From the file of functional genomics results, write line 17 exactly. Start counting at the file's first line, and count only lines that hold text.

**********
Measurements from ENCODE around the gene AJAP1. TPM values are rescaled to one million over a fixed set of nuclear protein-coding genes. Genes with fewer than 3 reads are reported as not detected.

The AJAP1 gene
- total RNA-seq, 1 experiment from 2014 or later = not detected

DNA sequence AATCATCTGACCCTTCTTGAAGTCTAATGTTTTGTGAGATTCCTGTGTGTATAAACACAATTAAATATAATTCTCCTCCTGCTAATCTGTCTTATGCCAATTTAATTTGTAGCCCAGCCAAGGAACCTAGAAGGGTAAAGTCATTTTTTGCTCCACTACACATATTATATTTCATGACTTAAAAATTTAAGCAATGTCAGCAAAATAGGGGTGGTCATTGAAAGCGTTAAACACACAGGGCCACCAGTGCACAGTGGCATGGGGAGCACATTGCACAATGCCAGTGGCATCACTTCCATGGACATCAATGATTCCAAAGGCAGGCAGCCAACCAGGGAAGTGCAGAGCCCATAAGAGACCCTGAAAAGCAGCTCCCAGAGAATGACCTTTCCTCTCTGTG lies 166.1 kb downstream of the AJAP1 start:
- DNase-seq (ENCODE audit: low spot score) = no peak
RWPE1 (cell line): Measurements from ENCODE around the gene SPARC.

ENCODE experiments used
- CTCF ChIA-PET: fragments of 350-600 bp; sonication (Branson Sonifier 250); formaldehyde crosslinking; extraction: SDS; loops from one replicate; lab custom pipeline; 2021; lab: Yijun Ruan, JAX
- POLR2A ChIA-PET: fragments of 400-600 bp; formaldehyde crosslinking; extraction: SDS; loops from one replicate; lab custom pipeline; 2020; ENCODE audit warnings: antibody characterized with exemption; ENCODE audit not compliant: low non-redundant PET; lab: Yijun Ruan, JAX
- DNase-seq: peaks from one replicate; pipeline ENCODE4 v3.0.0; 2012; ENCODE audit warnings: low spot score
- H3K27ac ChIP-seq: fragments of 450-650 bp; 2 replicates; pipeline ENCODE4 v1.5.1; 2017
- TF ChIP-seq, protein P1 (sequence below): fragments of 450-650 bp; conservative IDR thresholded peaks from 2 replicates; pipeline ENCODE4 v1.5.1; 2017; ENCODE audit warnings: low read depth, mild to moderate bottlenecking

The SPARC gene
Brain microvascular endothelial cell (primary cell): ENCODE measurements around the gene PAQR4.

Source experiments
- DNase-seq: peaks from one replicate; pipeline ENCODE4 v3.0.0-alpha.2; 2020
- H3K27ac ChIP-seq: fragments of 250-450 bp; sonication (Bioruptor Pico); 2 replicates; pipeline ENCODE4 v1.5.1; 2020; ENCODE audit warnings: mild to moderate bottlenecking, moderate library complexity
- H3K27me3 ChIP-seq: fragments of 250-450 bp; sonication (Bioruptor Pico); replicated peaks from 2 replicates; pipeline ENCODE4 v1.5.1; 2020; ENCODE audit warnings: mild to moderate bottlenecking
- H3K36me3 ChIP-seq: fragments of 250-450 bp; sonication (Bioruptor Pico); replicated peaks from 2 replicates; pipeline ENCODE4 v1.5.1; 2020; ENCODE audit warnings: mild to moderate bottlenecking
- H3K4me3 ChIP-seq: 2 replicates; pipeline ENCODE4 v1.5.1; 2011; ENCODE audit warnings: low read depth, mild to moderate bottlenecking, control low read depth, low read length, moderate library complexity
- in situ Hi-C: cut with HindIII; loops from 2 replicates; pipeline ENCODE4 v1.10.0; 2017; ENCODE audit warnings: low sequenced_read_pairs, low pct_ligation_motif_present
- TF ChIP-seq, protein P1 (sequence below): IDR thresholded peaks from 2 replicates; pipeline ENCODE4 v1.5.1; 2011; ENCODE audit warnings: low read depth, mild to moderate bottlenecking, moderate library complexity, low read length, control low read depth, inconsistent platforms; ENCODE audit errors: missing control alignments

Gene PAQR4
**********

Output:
- H3K27ac ChIP-seq: fragments of 250-450 bp; sonication (Bioruptor Pico); 2 replicates; pipeline ENCODE4 v1.5.1; 2020; ENCODE audit warnings: mild to moderate bottlenecking, moderate library complexity